Three years and almost 100 columns later, Wired Women has accomplished its mission: It has chronicled the extraordinary events and profiled the fascinating women who have helped to create our digital culture.
It has responded to the kudos and criticisms of thousands of readers, and it has reflected both the wisdom and the humor of its hundreds of valued sources.
Yes, it's still a work in progress. But it's a good time for a break: Like the Internet system that delivers it, Wired Women has come of age. And the women it covers have made real strides since the days when jiggly supermodels in frozen-frame video were the most feminist feature on the Internet.
Today, women rule the Web.
More of us spend more time online than any other demographic — including our adolescent children. A study last week by Digital Marketing Services, a subsidiary of America Online, reported that American moms spend about 4.5 hours more per week online than their teenage kids do — an astonishing average of about 17 hours per mom per week.
We could be using that time to complete an advanced degree, to master conversational French, to track down and compile a collection of gourmet recipes to please our families and dazzle our dinner guests.
In fact, a new study by Jupiter Media Metrix says at least a third of us are playing video games and another third are downloading music files ("Don't bother Mommy now, dear, she's working…."). We're logging on in search of diet tips, health advice, and travel deals. We're searching for love, for answers, and most of all, for bargains — on goods and services we didn't know we needed.
We're Web women, circa 2002, and we're proud of it.
But this column was never just about the Internet. It was about women in technology — in the boardroom, in the classroom, and in the culture.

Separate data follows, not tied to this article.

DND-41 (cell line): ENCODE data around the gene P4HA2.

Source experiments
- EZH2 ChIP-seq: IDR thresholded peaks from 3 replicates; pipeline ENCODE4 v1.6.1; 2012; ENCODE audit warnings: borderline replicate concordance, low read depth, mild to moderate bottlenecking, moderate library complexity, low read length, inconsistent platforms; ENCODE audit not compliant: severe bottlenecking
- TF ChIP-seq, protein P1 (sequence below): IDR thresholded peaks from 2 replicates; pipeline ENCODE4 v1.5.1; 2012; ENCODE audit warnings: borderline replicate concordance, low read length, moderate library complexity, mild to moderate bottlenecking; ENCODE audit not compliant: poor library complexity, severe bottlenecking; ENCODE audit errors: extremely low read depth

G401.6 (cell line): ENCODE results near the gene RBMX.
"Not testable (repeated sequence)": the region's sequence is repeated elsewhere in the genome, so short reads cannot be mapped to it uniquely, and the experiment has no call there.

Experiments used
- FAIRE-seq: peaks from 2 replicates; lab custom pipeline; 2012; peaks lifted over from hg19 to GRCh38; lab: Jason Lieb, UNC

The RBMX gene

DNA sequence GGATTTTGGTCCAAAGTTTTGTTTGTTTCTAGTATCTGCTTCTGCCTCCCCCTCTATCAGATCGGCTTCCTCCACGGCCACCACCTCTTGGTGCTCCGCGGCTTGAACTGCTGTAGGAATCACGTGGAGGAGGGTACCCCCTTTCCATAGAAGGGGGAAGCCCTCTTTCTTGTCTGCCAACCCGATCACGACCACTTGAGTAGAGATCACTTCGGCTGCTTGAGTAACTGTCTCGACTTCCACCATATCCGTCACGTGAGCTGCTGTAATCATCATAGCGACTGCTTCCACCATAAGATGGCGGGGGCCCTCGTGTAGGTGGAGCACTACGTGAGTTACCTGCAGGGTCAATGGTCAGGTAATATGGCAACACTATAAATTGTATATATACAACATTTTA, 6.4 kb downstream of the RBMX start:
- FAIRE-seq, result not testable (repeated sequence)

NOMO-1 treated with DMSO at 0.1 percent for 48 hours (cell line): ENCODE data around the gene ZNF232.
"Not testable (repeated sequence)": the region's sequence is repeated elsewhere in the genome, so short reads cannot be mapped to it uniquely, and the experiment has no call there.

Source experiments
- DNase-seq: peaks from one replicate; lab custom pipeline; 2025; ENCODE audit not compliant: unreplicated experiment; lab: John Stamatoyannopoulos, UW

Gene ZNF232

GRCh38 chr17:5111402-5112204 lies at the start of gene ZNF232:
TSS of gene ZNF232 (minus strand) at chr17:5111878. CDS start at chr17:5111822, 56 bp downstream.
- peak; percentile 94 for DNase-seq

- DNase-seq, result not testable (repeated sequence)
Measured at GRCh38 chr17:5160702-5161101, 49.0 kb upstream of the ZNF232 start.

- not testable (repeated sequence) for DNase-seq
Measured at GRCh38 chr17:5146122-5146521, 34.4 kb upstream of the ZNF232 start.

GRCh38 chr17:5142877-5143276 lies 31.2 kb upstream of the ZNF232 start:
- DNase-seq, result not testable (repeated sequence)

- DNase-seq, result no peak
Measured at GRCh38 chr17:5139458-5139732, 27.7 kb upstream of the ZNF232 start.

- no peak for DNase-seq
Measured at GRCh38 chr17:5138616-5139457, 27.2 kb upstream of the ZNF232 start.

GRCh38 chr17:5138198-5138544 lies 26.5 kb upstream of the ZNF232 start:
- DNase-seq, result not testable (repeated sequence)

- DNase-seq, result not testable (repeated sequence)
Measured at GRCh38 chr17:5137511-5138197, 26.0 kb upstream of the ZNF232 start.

And while women may be taking over the Web, they're still struggling to make their mark in the industry. In a study by DeLoitte & Touche last year, 60 percent of women in the high-tech industry said they'd choose another career if they had it to do over. Two-thirds said the glass ceiling still limits their access to the upper echelons of the high-tech industry.
Two-thirds of male respondents said there is no glass ceiling.
Women in the industry said they're seen as less knowledgeable or qualified than their male colleagues. They attributed women's success to skill, education and access to female mentors.
The guys said it was because the economy had been doing well.
Whatever the reason for women's successes — or failures — the gap between men and women in the boardroom remains undeniably wide. Hewlett-Packard CEO Carly Fiorina remains the exception that proves the rule about women's place in the high-tech industry. Women occupy 4 percent of the highest-paid positions in Fortune 500 companies. And the proportion of advanced degrees in engineering and technology going to women remains a dismal 18 percent.
There's much to be done, and much news to be covered before women begin to claim their rightful place in the high-tech industry. And Wired Women will undoubtedly be back at some point in the future to have a say in how that coverage goes.
In the meantime, Wired Women closes out by acknowledging — and thanking — the thousands of Web women who are creating communities, challenging the status quo, and making the wired world a better place to live.
One click at a time.
A teacher and a journalist, Dianne Lynch is the author of Virtual Ethics. This will be the last WiredWomen column until further notice.